Ellis the gardener might be wholesomely employed with rake and spade as I watched at the window; other familiar figures might pass and repass on harmless errands; but I was not deceived. I could see that the time was coming when the gardener and the rest would be gathering up their properties and setting off on paths that led homeward or into some safe outer world, and the garden would be left—to itself, shall we say, or to denizens who did not desire quite ordinary company and were only waiting for the word ‘all clear’ to slip into their posts of vantage.

Now, too, was the moment near when the surroundings began to take on a threatening look; that the sunlight lost power and a quality of light replaced it which, though I did not know it at the time my memory years after told me was the lifeless pallor of an eclipse. The effect of all this was to intensify the foreboding that had begun to possess me, and to make me look anxiously about, dreading that in some quarter my fear would take a visible shape. I had not much doubt which way to look. Surely behind those bushes, among those trees, there was motion, yes, and surely—and more quickly than seemed possible—there was motion, not now among the trees, but on the very path towards the house. I was still at the window, and before I could adjust myself to the new fear there came the impression of a tread on the stairs and a hand on the door. That was as far as the dream got, at first; and for me it was far enough. I had no notion what would have been the next development, more than that it was bound to be horrifying.

That is enough in all conscience about the beginning of my dreams. A beginning it was only, for something like it came again and again; how often I can’t tell, but often enough to give me an acute distaste for being left alone in that region of the garden. I came to fancy that I could see in the behaviour of the village people whose work took them that way an anxiety to be past a certain point, and moreover a welcoming of company as they approached that corner of the park. But on this it will not do to lay overmuch stress, for, as I have said, I could never glean any kind of story bound up with the place.

However, the strong probability that there had been one once I cannot deny.

I must not by the way give the impression that the whole of the Plantation was haunted ground. There were trees there most admirably devised for climbing and reading in; there was a wall, along the top of which you could walk for many hundred yards and reach a frequented road, passing farmyard and familiar houses; and once in the park, which had its own delights of wood and water, you were well out of range of anything suspicious—or, if that is too much to say, of anything that suggested the Plantation gate.

But I am reminded, as I look on these pages, that so far we have had only preamble, and that there is very little in the way of actual incident to come, and that the criticism attributed to the devil when he sheared the sow is like to be justified. What, after all, was the outcome of the dreams to which without saying a word about them I was liable during a good space of time? Well, it presents itself to me thus. One afternoon—the day being neither overcast nor threatening—I was at my window in the upper floor of the house. All the family were out. From some obscure shelf in a disused room I had worried out a book, not very recondite: it was, in fact, a bound volume of a magazine in which were contained parts of a novel. I know now what novel it was, but I did not then, and a sentence struck and arrested me. Someone was walking at dusk up a solitary lane by an old mansion in Ireland, and being a man of imagination he was suddenly forcibly impressed by what he calls ‘the aerial image of the old house, with its peculiar malign, scared, and skulking aspect’ peering out of the shade of its neglected old trees. The words were quite enough to set my own fancy on a bleak track. Inevitably I looked and looked with apprehension, to the Plantation gate. As was but right it was shut, and nobody was upon the path that led to it or from it. But as I said a while ago, there was in it a square hole giving access to the fastening; and through that hole, I could see—and it struck like a blow on the diaphragm—something white or partly white. Now this I could not bear, and with an access of something like courage—only it was more like desperation, like determining that I must know the worst—I did steal down and, quite uselessly, of course, taking cover behind bushes as I went, I made progress until I was within range of the gate and the hole. Things were, alas! worse than I had feared; through that hole a face was looking my way. It was not monstrous, not pale, fleshless, spectral. Malevolent I thought and think it was; at any rate the eyes were large and open and fixed. It was pink and, I thought, hot, and just above the eyes the border of a white linen drapery hung down from the brows.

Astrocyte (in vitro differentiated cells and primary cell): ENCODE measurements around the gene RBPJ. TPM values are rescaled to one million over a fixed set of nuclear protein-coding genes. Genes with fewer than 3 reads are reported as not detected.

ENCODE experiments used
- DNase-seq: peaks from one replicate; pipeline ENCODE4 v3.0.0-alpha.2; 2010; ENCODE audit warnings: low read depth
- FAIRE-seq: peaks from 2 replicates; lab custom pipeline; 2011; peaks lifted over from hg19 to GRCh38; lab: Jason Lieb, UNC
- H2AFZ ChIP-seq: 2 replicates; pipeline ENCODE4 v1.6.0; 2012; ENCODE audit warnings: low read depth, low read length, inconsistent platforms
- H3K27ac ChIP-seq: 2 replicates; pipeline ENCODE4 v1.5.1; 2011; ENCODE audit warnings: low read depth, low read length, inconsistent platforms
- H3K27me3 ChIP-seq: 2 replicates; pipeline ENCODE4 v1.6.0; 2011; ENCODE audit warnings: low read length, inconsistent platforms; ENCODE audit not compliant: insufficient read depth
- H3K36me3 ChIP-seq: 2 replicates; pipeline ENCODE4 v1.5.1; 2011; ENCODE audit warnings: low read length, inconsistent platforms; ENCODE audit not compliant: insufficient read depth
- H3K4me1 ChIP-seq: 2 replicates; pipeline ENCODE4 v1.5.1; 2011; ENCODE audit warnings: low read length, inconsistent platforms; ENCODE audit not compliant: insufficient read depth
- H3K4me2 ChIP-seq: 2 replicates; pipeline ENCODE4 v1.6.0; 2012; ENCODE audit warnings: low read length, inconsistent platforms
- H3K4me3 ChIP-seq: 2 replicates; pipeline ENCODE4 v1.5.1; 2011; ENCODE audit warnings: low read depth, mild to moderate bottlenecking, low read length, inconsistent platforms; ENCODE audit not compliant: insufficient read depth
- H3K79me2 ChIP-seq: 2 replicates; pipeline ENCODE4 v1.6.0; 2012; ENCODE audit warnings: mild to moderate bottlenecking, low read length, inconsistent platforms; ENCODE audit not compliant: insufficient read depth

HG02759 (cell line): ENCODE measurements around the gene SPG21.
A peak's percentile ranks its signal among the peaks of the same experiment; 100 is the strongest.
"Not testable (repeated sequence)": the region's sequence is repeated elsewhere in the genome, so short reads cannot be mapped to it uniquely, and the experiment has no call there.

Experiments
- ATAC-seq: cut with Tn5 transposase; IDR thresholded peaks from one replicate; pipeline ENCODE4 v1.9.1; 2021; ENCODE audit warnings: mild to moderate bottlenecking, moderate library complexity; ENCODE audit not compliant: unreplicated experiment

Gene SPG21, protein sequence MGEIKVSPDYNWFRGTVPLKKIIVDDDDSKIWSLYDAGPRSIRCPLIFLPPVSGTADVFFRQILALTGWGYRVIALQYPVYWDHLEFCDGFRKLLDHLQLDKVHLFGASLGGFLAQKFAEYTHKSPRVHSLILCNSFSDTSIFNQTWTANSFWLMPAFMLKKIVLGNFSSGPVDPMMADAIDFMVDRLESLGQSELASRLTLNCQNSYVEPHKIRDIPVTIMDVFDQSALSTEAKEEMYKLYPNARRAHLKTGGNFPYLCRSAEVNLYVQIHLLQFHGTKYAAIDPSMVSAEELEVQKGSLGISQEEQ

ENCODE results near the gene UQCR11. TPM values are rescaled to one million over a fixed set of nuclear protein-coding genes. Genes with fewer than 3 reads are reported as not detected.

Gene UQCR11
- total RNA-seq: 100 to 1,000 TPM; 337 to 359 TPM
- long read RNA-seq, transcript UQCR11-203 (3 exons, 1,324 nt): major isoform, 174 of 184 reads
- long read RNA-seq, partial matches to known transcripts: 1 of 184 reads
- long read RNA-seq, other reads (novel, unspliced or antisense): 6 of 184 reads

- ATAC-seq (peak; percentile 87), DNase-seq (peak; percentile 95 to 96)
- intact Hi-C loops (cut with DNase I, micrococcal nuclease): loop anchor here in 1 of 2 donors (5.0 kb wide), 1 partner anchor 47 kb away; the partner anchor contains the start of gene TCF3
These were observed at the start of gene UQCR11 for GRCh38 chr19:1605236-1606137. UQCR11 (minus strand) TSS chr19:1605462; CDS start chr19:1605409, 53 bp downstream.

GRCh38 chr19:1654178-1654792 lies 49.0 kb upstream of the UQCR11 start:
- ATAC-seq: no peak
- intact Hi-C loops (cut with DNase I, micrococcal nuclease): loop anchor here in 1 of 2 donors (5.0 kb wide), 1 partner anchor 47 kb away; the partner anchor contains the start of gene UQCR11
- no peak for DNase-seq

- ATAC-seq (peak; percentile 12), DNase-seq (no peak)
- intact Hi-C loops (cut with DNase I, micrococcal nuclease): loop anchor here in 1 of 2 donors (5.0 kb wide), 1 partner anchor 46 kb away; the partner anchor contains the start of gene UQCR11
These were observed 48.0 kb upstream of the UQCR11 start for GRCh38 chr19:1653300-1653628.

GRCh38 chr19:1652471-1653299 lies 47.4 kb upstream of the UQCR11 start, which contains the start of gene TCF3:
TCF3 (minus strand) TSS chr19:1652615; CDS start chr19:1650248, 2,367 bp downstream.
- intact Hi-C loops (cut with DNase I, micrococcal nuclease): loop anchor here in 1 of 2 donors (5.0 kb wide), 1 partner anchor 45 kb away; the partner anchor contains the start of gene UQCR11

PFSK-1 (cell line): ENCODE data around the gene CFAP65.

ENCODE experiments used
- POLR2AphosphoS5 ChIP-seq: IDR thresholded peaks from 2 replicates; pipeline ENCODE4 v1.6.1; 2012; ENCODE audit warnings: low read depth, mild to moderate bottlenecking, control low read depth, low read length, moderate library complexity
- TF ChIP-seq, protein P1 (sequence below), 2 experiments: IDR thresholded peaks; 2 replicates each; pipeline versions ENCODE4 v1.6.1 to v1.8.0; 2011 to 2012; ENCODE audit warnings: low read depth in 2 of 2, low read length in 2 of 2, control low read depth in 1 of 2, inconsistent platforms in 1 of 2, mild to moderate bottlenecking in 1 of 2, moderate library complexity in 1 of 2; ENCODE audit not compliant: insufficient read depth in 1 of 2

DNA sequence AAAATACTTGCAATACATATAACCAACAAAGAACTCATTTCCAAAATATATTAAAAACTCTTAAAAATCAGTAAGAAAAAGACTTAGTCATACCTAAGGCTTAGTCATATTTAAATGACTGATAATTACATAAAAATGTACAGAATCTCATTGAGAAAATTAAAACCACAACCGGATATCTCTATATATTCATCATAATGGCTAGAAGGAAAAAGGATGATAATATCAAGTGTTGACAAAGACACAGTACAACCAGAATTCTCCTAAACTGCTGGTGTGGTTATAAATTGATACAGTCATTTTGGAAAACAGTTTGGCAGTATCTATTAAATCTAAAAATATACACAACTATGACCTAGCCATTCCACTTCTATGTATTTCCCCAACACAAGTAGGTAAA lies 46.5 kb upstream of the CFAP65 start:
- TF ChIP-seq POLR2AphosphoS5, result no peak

There is something horrifying in the sight of a face looking at one out of a frame as this did; more particularly if its gaze is unmistakably fixed upon you. Nor does it make the matter any better if the expression gives no clue to what is to come next. I said just now that I took this face to be malevolent, and so I did, but not in regard of any positive dislike or fierceness which it expressed. It was, indeed, quite without emotion: I was only conscious that I could see the whites of the eyes all round the pupil, and that, we know, has a glamour of madness about it. The immovable face was enough for me. I fled, but at what I thought must be a safe distance inside my own precincts I could not but halt and look back. There was no white thing framed in the hole of the gate, but there was a draped form shambling away among the trees.

Do not press me with questions as to how I bore myself when it became necessary to face my family again. That I was upset by something I had seen must have been pretty clear, but I am very sure that I fought off all attempts to describe it. Why I make a lame effort to do it now I cannot very well explain: it undoubtedly has had some formidable power of clinging through many years to my imagination. I feel that even now I should be circumspect in passing that Plantation gate; and every now and again the query haunts me: Are there here and there sequestered places which some curious creatures still frequent, whom once on a time anybody could see and speak to as they went about on their daily occasions, whereas now only at rare intervals in a series of years does one cross their paths and become aware of them; and perhaps that is just as well for the peace of mind of simple people.

Montague Rhodes James (1862 — 1936)